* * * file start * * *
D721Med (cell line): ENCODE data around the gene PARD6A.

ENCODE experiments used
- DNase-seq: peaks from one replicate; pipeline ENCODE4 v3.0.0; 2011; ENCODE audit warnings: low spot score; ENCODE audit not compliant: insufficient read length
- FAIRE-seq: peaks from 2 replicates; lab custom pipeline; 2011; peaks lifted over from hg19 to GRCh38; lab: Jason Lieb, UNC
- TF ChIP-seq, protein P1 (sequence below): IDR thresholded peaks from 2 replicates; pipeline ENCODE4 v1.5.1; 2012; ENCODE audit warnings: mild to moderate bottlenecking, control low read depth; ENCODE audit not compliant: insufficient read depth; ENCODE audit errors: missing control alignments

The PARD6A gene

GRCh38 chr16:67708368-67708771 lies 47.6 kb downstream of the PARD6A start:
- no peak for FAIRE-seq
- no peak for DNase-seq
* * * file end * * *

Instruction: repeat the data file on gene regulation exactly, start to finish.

D721Med (cell line): ENCODE data around the gene PARD6A.

ENCODE experiments used
- DNase-seq: peaks from one replicate; pipeline ENCODE4 v3.0.0; 2011; ENCODE audit warnings: low spot score; ENCODE audit not compliant: insufficient read length
- FAIRE-seq: peaks from 2 replicates; lab custom pipeline; 2011; peaks lifted over from hg19 to GRCh38; lab: Jason Lieb, UNC
- TF ChIP-seq, protein P1 (sequence below): IDR thresholded peaks from 2 replicates; pipeline ENCODE4 v1.5.1; 2012; ENCODE audit warnings: mild to moderate bottlenecking, control low read depth; ENCODE audit not compliant: insufficient read depth; ENCODE audit errors: missing control alignments

The PARD6A gene

GRCh38 chr16:67708368-67708771 lies 47.6 kb downstream of the PARD6A start:
- no peak for FAIRE-seq
- no peak for DNase-seq